13 May 2007 - When tourist guides describe
Amsterdam, they refer mainly to the canals, the Jordaan, and the
Often de Pijp is also mentioned to add a flavour of multiculturalism,
and the Eastern Docklands because of their architecture. The rest
of the city tends to be seen as ‘outer districts’ that
tourists might as well ignore.
A couple years ago, the Amsterdam Tourism and Convention Board
decided that the districts must be developed for tourism. This was
deemed necessary in order to relieve the inner city and to ‘further
differentiate the overall tourist product Amsterdam’.
It has taken a while, but the districts have risen to the challenge.
Centrum, Oost and Zeeburg made a plan to draw tourists to the Tropenmuseum,
the multicultural shops at the Javastraat and the architecture in
Earlier, Oud-West had already presented plans to exploit its cultural
facilities and its industrial heritage. The district wants tourists
to walk around the yard of the Tettenrode Type Foundry with an audio
tour on their heads, and to have a cup of tea with artists at the
Zuidoost invests 25,000 euro in an African market. “We want
to be mentioned in the Lonely Planet, next to the Waterlooplein”,
an initiator told het Parool. And Noord tries to sell itself as
the garden of Amsterdam. “We welcome tourists, provided that
they arrive on bicycle”, district chairman Rob Post told Metro.
To many Amsterdammers, this vision of the future will be somewhat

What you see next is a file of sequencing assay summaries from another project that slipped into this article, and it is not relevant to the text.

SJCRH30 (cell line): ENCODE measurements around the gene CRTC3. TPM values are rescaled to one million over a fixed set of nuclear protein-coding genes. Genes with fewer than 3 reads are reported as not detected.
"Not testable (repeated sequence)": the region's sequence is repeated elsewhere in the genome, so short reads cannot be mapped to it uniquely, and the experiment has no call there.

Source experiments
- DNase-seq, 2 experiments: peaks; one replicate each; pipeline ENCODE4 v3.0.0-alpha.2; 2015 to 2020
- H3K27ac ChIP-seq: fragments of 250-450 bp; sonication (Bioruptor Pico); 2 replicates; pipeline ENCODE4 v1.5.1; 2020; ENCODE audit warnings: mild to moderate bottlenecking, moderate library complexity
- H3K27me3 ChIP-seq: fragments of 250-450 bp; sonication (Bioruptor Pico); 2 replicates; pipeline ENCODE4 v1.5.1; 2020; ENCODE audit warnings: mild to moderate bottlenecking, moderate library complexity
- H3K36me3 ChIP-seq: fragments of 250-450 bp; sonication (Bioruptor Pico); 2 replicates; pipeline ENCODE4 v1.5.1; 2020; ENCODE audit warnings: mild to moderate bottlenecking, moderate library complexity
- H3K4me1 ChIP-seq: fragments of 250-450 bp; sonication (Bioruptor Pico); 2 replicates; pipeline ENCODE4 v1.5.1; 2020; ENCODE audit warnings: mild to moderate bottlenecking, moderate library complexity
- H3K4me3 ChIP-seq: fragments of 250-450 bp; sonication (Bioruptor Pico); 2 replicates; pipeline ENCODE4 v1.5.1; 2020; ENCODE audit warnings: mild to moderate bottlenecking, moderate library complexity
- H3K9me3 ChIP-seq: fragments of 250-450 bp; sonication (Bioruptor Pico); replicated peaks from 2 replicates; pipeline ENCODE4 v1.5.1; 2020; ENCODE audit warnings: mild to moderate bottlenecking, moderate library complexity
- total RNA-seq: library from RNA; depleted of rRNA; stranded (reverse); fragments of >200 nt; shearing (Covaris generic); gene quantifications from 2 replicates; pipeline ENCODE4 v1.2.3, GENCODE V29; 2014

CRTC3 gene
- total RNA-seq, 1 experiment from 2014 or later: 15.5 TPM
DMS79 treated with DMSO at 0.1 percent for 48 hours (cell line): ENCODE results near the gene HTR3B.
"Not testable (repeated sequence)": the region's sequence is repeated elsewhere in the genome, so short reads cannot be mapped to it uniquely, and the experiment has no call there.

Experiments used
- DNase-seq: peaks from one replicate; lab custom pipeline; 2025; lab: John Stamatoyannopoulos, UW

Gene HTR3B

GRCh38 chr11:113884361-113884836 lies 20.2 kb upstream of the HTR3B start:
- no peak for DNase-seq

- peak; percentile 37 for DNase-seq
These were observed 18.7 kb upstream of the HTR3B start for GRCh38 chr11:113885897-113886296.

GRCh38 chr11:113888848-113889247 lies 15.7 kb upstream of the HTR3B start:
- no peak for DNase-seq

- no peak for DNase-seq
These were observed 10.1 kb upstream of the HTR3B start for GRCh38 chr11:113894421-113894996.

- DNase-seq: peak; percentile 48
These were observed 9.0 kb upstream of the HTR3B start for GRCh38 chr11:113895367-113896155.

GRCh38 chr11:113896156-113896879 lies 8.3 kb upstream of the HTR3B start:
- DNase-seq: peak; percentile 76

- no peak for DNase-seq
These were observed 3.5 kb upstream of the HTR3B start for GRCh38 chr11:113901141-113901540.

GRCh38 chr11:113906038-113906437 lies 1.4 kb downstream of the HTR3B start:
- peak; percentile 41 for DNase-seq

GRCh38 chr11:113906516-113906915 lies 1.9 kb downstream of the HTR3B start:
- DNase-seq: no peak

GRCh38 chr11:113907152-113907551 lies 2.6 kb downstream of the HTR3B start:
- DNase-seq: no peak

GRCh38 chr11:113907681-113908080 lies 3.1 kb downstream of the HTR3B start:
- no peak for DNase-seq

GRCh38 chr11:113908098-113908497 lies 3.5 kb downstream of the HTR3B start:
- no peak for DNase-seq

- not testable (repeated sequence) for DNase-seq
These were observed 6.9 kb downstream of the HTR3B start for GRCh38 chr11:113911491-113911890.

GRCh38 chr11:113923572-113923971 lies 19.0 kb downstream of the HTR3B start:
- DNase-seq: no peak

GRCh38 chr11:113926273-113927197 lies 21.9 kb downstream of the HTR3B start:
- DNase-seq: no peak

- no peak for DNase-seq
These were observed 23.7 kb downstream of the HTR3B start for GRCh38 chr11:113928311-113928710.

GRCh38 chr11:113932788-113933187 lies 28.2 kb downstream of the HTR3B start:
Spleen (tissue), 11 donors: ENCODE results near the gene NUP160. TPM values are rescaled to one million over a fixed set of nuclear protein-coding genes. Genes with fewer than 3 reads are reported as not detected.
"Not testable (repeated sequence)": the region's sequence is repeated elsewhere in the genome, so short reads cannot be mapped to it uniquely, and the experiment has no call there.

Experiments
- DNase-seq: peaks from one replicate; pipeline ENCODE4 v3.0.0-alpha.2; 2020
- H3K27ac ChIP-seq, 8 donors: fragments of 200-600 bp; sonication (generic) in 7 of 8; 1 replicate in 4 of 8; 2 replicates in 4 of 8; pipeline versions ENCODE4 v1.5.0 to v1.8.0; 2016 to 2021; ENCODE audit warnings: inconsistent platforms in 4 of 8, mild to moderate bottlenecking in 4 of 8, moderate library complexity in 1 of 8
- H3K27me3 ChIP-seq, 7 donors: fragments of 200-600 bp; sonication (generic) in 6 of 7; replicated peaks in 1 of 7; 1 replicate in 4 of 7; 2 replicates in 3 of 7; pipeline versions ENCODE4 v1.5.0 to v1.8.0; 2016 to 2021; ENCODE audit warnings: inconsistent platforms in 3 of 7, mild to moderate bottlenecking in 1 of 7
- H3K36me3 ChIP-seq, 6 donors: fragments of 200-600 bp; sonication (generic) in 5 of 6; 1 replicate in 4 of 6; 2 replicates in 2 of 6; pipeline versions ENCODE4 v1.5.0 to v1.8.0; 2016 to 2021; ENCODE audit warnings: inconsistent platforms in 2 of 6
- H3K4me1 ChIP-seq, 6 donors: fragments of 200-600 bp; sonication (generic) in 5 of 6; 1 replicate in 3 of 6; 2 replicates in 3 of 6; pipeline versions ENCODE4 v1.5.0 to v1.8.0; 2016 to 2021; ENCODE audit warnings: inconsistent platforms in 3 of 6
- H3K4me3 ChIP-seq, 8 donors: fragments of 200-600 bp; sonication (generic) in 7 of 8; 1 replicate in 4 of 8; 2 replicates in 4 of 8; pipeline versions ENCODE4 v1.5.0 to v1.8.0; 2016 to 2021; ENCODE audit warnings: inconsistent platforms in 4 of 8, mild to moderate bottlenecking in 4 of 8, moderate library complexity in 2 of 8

shocking. Tourists are annoying. That they block the Damstraat is
bad enough. It would be quite another thing to have them wandering
through the entire city. It is tempting to put a fence around the
city centre, but that is not possible, for sometimes we have to
be there ourselves.
But to be honest, a city without tourists would be dull too. The
irritation caused by the behaviour of the mass tourist should not
translate into a xenophobic anti tourist attitude.
Last year, Agora magazine featured an article on dealings between
local residents and tourists in the Belgian town of Brugge. The
problems of some Bruggelings sound familiar. Tourists have no idea
that cyclists use the city as well: “You ring your bell and
they do not respond, and they are even mad that you ring!”
Author Jeroen Bryon states that Bruggelings still use the city
centre for school, work, cultural facilities and shops, but that
they increasingly avoid the area. The consequence is that shops
are more and more forced to sell articles for tourists, further
accentuating the image of a ‘touristic ghetto’. It is
a vicious circle.
The ideal city draws large numbers of tourists, but you hardly
notice them because they are absorbed by the local population.
In order to achieve this in Amsterdam we have to stop the touristic
ghettoization of the city centre by spreading tourists over the
entire city. This implies that we will have to welcome them in the
‘outer districts’ as well - even though this will take
some getting used to.
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